Second, we believe that joy comes through experiencing the forgiveness of sins. Psalm 32:1-2 says, “Blessed is the one whose transgression is forgiven, whose sin is covered. Blessed is the man against whom the Lord counts no iniquity, and in whose spirit there is no deceit.” We therefore believe that it is impossible to experience deep, satisfying joy outside of union with Christ. We believe many can give thanks to God and enjoy the wonders of creation, but what satisfies the soul is being forgiven by the God we have sinned against. What brings us daily joy is knowing, because of our faith in Christ, we always have fellowship with the Father.

Third, we believe there is great joy in following Jesus in obedience, namely, to love as Jesus loves us. Jesus says in John 15:9-11, “As the Father has loved me, so have I loved you. Abide in my love. If you keep my commandments, you will abide in my love, just as I have kept my Father’s commandments and abide in his love. These things I have spoken to you, that my joy may be in you, and that your joy may be full.” We believe joy and obedience are, therefore, counter-cultural to a world that believes joy can only be experienced by impulse and not by obedience.

Fourth, we believe we will suffer and experience trials, but we do not believe that we will suffer as the world suffers, which is without joy. James teaches in James 1:2-3, “Count it all joy, my brothers, when you meet trials of various kinds, for you know that the testing of your faith produces steadfastness.” Jesus also teaches many things in the Beatitudes in the Gospel of Matthew that are contrary to the world’s concept of being blessed/happy. For example, Jesus teaches in Matthew 5:5, “Blessed are the meek, for they shall inherit the earth.” Jesus goes on in Matthew 5:10, “Blessed are those who are persecuted for righteousness’ sake, for theirs is the kingdom of heaven.”

Fifth, we believe by the way we emphasize joy that we will shine as light into the darkness. Particularly our city, the city of New Orleans, is a pleasure-seeking city, and for good reason. New Orleans features some of the best food, music, art, and festivals. As people of the city, we hope to enjoy all these things as good gifts from God, but we believe that they should not be enjoyed as idols of worship. We believe rather that the goodness of New Orleans should draw our attention to the Creator of all good. Many in our city will seek sexual immorality, drunkenness, and gluttony for joy, but we want to stand counter-culturally to these things and speak as Jesus spoke to the sexually immoral woman at the well in John 4. More specifically, like Jesus, we want to point people to the Living Water, who will fully quench mankind’s thirst for joy and fulfillment. True joy, therefore, comes from forsaking our sin to follow Christ by faith.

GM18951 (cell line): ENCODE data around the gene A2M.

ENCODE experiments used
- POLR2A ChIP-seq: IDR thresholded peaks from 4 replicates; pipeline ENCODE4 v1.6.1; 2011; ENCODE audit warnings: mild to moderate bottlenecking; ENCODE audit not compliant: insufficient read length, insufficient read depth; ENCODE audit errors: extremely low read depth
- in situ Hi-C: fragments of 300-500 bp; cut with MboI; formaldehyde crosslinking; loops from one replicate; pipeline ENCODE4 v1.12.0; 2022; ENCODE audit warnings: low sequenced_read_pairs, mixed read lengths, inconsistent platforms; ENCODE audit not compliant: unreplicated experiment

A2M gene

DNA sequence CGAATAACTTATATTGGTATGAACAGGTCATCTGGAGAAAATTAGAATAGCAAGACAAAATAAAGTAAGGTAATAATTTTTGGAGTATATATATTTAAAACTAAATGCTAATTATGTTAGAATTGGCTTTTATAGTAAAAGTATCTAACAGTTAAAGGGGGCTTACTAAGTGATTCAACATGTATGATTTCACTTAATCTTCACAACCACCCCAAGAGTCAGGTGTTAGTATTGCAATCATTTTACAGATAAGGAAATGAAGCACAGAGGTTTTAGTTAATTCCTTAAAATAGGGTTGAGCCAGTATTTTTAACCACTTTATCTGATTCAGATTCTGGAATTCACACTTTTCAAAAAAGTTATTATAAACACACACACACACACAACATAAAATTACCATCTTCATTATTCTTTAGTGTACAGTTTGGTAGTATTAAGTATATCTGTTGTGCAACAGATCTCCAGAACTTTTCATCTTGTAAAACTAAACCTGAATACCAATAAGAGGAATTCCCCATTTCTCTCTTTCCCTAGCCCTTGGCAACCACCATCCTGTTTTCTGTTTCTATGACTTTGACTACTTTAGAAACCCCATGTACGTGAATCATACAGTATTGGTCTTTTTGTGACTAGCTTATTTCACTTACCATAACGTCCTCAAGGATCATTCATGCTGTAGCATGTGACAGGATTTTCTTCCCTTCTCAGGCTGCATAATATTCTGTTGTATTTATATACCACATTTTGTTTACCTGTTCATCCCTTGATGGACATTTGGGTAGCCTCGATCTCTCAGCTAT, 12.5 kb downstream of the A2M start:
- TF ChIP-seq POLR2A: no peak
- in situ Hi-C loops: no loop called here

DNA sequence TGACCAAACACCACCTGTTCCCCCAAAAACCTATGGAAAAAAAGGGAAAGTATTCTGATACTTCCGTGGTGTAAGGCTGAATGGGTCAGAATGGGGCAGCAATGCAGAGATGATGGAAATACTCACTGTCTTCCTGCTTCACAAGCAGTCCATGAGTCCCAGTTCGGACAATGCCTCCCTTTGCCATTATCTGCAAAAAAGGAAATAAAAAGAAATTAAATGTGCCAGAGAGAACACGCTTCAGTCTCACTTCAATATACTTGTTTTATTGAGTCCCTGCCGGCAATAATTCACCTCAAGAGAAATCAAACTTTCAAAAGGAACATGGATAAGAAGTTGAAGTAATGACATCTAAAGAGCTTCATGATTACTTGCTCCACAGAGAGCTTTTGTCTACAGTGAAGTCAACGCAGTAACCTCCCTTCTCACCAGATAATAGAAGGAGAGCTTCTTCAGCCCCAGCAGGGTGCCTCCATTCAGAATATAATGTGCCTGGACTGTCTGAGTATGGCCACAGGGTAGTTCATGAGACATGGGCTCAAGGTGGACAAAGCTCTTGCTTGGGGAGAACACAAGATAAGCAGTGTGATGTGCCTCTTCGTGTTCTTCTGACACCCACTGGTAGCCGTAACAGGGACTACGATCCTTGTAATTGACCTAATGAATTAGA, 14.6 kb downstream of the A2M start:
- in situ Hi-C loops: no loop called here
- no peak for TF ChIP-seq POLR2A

Jesus Christ came preaching, “Repent, for the kingdom of heaven is at hand.” It is clear before Pilate that Jesus believed this Kingdom was his Kingdom, as he said, “my kingdom is not of this world.” Jesus is a King, but he did not come to reign as his disciples wanted him to reign. Rather Jesus came to save his people from their sins. The climax of Jesus’ kingdom work is taking on the wrath of God at the cross and defeating sin and death through his resurrection.

Paul writes in 1 Corinthians 15:17, “And if Christ has not been raised, your faith is futile and you are still in your sins.” Our only hope for experiencing unity, joy, and the ministry of the saints, is founded in the truth that Jesus is our risen King. Paul says in Ephesians 1:22-23, “And he put all things under his feet and gave him as head over all things to the church, which is his body, the fullness of him who fills all in all.” Christ has authority over heaven and earth and is exercising his rule and reign through the Church. He empowers and equips the church for this great work by giving them the Helper, the Holy Spirit.